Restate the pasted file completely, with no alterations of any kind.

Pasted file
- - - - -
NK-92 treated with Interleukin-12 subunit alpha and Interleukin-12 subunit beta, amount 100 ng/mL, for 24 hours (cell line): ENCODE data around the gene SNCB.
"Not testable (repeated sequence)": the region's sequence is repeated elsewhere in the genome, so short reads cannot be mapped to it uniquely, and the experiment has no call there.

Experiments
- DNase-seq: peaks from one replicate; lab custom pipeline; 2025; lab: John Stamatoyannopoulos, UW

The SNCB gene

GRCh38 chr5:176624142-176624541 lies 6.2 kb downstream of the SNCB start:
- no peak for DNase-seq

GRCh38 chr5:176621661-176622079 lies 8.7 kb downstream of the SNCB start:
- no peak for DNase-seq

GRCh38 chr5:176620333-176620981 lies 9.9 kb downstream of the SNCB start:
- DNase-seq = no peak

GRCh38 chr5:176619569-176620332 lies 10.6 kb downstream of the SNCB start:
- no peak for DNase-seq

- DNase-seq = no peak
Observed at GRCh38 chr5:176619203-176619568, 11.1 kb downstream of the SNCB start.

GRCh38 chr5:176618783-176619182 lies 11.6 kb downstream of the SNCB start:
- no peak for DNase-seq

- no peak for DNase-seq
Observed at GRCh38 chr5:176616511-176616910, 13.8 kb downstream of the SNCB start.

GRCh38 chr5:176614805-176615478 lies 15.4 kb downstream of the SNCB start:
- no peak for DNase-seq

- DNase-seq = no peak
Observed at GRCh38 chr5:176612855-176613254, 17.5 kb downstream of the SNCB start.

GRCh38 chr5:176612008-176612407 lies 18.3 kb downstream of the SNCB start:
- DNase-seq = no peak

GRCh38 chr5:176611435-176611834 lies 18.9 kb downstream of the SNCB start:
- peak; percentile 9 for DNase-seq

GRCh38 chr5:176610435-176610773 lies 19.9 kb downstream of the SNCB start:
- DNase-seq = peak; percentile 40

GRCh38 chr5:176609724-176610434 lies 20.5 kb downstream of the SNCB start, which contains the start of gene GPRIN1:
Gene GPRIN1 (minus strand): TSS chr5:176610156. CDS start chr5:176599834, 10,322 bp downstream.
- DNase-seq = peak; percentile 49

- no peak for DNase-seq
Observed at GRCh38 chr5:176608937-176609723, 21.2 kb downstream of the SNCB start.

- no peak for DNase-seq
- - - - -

NK-92 treated with Interleukin-12 subunit alpha and Interleukin-12 subunit beta, amount 100 ng/mL, for 24 hours (cell line): ENCODE data around the gene SNCB.
"Not testable (repeated sequence)": the region's sequence is repeated elsewhere in the genome, so short reads cannot be mapped to it uniquely, and the experiment has no call there.

Experiments
- DNase-seq: peaks from one replicate; lab custom pipeline; 2025; lab: John Stamatoyannopoulos, UW

The SNCB gene

GRCh38 chr5:176624142-176624541 lies 6.2 kb downstream of the SNCB start:
- no peak for DNase-seq

GRCh38 chr5:176621661-176622079 lies 8.7 kb downstream of the SNCB start:
- no peak for DNase-seq

GRCh38 chr5:176620333-176620981 lies 9.9 kb downstream of the SNCB start:
- DNase-seq = no peak

GRCh38 chr5:176619569-176620332 lies 10.6 kb downstream of the SNCB start:
- no peak for DNase-seq

- DNase-seq = no peak
Observed at GRCh38 chr5:176619203-176619568, 11.1 kb downstream of the SNCB start.

GRCh38 chr5:176618783-176619182 lies 11.6 kb downstream of the SNCB start:
- no peak for DNase-seq

- no peak for DNase-seq
Observed at GRCh38 chr5:176616511-176616910, 13.8 kb downstream of the SNCB start.

GRCh38 chr5:176614805-176615478 lies 15.4 kb downstream of the SNCB start:
- no peak for DNase-seq

- DNase-seq = no peak
Observed at GRCh38 chr5:176612855-176613254, 17.5 kb downstream of the SNCB start.

GRCh38 chr5:176612008-176612407 lies 18.3 kb downstream of the SNCB start:
- DNase-seq = no peak

GRCh38 chr5:176611435-176611834 lies 18.9 kb downstream of the SNCB start:
- peak; percentile 9 for DNase-seq

GRCh38 chr5:176610435-176610773 lies 19.9 kb downstream of the SNCB start:
- DNase-seq = peak; percentile 40

GRCh38 chr5:176609724-176610434 lies 20.5 kb downstream of the SNCB start, which contains the start of gene GPRIN1:
Gene GPRIN1 (minus strand): TSS chr5:176610156. CDS start chr5:176599834, 10,322 bp downstream.
- DNase-seq = peak; percentile 49

- no peak for DNase-seq
Observed at GRCh38 chr5:176608937-176609723, 21.2 kb downstream of the SNCB start.

- no peak for DNase-seq